Publications by authors named "Mary K Mullenix"

2 Publications

  • Page 1 of 1

Evaluation of nitrogen-delivery methods for stocker cattle grazing annual ryegrass.

Transl Anim Sci 2021 Apr 19;5(2):txab048. Epub 2021 Mar 19.

Department of Animal Sciences, Auburn University, Auburn, AL 36849, USA.

A 2-yr grazing experiment was conducted to evaluate efficacy of nitrogen (N) fertilization, interseeded legumes, and protein supplementation for N delivery to stocker cattle grazing annual ryegrass (). Each year, 90 steers (initial BW, 241 ± 13 kg) were assigned to the following N-delivery methods, with or without monensin fed in a free-choice mineral supplement as a 5 × 2 factorial arrangement of treatments: ryegrass fertilized with 112 kg N/ha (NFERT); ryegrass interseeded with crimson clover (CC, ); ryegrass interseeded with arrowleaf clover (AC, ); ryegrass plus distillers dried grains with solubles (DDGS) supplemented at 0.65% BW daily; and ryegrass plus whole cottonseed (WCS) supplemented at 0.65% BW daily. Pastures within the interseeded-clover and protein-supplementation treatments were fertilized with 56 kg N/ha at time of establishment. Steers were weighed every 28 d, and forage mass (FM, kg DM/ha) was measured concurrently using the destructive harvest/disk meter double-sampling method. Each of 30 0.81-ha paddocks was stocked initially with 3 "tester" steers, and stocking density (steers/ha) was adjusted using "put-and-take steers" based on changes in FM and steer BW in order to maintain a uniform forage allowance (FA) of 1 kg DM/kg steer BW. Grazing was discontinued on May 11, 2016 in Yr 1 and May 10, 2017 in Yr 2 following 140 and 84 d of grazing, respectively. Data were analyzed as a completely randomized design with repeated measures for which pasture ( = 3) was the experimental unit. Ionophore inclusion did not affect ( > 0.10) any variable measured. Mean FM differed ( < 0.0001) between years and among N-delivery methods ( < 0.10), and mean FA differed ( = 0.005) among N-delivery methods. Steer ADG differed among N-delivery methods ( = 0.02) and between years ( < 0.001), whereas total gain/ha differed ( < 0.0008) among N-delivery methods, but not between years ( = 0.78). Stocking density differed among N-delivery methods ( = 0.02) and between years ( < 0.0001), and grazing-days/ha differed between years ( < 0.0001) and among N-delivery methods ( = 0.001). Results indicate that supplementation with a high-protein by-product feed for cattle grazing annual ryegrass maintained ADG, total gain/ha and grazing-days/ha compared with N-fertilized annual ryegrass, and increased ADG, total gain/ha, and grazing-days over interseeded legumes.
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April 2021

Cow-calf performance, forage utilization, and economics of warm-season annual baleage in beef cattle winter feeding systems.

Transl Anim Sci 2020 Jan 9;4(1):376-384. Epub 2019 Nov 9.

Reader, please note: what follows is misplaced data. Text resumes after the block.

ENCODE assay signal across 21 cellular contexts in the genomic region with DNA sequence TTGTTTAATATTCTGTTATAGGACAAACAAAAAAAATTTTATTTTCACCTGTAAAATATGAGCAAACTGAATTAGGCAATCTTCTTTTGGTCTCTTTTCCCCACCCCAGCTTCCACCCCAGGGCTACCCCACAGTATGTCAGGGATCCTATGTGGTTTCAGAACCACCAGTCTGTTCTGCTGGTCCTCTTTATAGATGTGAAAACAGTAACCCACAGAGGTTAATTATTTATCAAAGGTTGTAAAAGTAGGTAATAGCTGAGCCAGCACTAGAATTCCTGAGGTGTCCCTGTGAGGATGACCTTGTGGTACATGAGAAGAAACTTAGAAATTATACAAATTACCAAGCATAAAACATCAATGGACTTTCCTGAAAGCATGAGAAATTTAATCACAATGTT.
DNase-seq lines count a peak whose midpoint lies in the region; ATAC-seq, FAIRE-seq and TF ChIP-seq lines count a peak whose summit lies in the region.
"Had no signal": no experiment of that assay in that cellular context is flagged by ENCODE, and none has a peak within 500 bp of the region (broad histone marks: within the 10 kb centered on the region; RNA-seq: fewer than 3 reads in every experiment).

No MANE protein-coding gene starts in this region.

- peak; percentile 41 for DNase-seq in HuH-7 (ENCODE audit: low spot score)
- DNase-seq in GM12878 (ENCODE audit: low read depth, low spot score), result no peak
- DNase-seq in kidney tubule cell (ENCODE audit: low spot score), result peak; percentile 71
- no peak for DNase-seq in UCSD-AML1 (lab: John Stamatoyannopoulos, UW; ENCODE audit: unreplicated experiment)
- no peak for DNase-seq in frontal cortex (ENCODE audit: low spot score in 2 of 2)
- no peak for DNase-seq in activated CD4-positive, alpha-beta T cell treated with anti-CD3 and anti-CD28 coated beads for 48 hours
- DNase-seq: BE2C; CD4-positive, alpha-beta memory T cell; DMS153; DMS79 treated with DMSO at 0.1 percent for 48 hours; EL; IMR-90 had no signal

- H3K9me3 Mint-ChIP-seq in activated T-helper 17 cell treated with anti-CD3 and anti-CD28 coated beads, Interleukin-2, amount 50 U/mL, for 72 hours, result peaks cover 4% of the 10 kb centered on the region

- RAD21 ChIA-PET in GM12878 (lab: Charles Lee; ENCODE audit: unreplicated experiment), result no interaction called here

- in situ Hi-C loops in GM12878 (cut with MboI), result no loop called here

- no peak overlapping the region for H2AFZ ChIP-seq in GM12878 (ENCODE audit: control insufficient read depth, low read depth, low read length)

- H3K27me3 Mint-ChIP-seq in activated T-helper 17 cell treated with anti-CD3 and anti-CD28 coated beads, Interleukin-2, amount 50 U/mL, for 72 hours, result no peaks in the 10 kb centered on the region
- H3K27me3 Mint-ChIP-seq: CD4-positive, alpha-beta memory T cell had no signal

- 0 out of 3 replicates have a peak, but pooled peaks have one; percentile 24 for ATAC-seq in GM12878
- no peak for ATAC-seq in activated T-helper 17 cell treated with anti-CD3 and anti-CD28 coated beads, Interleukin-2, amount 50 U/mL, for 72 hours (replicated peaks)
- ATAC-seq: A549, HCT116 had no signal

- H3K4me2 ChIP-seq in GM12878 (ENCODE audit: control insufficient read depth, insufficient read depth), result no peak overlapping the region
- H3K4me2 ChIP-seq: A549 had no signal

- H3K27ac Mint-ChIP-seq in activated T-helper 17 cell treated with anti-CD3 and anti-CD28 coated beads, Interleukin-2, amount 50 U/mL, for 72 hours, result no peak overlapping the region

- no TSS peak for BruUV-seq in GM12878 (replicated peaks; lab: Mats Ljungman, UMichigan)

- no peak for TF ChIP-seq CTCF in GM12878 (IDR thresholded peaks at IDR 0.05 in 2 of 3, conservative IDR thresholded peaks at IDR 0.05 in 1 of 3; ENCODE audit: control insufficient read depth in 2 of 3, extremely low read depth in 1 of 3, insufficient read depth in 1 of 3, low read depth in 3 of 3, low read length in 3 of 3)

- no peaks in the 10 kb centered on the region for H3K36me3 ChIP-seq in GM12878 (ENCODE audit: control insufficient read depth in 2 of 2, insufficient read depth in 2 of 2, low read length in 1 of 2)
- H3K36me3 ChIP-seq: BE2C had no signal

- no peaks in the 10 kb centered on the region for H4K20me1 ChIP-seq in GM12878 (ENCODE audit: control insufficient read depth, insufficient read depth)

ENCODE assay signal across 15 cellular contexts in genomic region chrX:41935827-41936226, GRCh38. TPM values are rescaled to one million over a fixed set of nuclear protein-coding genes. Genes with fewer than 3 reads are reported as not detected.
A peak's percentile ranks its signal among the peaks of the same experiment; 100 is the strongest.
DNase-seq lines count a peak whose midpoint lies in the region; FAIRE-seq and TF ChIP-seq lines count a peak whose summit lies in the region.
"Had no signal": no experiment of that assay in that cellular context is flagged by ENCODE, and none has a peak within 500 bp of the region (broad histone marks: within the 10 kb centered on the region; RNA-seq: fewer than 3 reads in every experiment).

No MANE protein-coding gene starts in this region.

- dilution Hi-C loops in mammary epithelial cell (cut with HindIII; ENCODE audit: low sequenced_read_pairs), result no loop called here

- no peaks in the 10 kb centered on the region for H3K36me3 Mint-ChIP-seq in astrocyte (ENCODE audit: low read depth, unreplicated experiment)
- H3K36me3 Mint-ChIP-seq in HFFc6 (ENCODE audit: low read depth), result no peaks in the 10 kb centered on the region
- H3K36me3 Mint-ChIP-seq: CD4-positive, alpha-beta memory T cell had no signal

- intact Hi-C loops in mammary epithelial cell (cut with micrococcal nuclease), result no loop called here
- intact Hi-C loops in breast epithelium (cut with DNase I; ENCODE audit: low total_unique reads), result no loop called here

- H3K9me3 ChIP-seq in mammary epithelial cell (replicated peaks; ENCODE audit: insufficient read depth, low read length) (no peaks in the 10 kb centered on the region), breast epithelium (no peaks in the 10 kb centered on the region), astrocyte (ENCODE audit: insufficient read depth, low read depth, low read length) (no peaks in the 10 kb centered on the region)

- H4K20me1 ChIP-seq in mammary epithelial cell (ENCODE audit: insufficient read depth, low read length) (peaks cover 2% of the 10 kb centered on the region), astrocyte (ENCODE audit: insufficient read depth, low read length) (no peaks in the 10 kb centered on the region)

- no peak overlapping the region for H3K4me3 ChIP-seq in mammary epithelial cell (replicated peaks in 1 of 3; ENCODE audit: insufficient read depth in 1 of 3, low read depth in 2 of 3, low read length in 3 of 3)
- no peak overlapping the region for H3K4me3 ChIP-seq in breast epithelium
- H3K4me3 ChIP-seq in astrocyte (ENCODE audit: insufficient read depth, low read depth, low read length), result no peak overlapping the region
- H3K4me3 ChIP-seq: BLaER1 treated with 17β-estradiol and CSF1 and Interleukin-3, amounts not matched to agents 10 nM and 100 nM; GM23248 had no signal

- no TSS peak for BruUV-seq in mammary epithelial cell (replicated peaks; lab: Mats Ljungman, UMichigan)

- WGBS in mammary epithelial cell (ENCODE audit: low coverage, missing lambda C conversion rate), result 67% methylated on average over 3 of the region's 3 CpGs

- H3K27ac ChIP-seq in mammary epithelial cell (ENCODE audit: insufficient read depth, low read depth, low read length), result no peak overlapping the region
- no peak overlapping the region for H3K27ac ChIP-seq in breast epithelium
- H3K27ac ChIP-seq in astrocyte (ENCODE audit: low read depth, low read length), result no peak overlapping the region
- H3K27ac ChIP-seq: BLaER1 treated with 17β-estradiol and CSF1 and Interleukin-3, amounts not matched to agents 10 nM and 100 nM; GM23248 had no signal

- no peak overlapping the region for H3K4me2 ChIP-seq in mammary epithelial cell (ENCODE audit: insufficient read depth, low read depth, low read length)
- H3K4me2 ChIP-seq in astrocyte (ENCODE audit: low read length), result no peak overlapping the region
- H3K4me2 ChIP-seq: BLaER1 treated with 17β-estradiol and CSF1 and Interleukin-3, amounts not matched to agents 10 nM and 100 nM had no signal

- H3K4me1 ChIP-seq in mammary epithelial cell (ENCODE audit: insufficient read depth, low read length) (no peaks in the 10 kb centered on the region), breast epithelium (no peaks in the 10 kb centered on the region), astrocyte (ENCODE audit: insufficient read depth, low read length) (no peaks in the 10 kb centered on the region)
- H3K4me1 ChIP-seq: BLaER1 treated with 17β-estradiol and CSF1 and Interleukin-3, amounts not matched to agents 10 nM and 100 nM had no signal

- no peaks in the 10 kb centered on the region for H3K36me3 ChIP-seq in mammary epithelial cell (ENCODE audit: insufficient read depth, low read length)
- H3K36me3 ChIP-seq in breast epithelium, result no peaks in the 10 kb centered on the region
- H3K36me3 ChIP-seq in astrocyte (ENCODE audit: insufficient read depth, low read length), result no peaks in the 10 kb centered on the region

Department of Animal Sciences, Auburn University, Auburn, AL.

A 52-d winter feeding trial was conducted to determine animal performance, utilization, and economics of pearl millet (PM) baleage, sorghum × sudangrass (SS) baleage, and "Tifton 85" bermudagrass (B) hay for lactating beef cow-calf pairs. Cone (C) and open-shaped (O) rings were evaluated for potential to minimize forage wastage. The experiment was a completely randomized design with a 3 × 2 factorial arrangement of treatments for each forage type × hay ring (3 cow-calf pairs per treatment; 2 replications per treatment). Animal response measures included cow body weight (BW) change and body condition score (BCS) over the 52-d trial, initial and final calf BW, and cow milk production at the midpoint and end of the study. Forage nutritive value parameters evaluated for each forage type included ash, crude protein (CP), in vitro true digestibility (IVTD), neutral detergent fiber (NDF), acid detergent fiber, and acid detergent lignin (ADL). Forage wastage was estimated for each forage × ring treatment as the percentage of the bale weight remaining in feeding rings at the time of bale replacement. An economic evaluation of the relative costs associated with production and utilization of each forage type was calculated. There were no differences ( ≥ 0.10) in cow BW change or BCS change among forage types, between ring shapes, or an interaction observed for these response variables. Proportion of waste from PM and SS baleage was greater ( < 0.10) than for B hay, although there was no forage type × hay ring interaction or differences between O and C hay ring treatments for forage waste ( ≥ 0.10, respectively). Cow milk production and calf BW gain did not differ among forage type ( ≥ 0.10, respectively); however, beef calves in pens containing the O ring feeder weighed 6 kg more ( ≤ 0.05) than calves whose dams were fed using C rings. The economic analysis implies that it is more costly to feed warm-season annual forage baleage to cow-calf pairs than dry hay, largely due to greater costs of production, lack of difference in animal performance responses, and less utilization of baleage compared with feeding bermudagrass hay in this trial.
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January 2020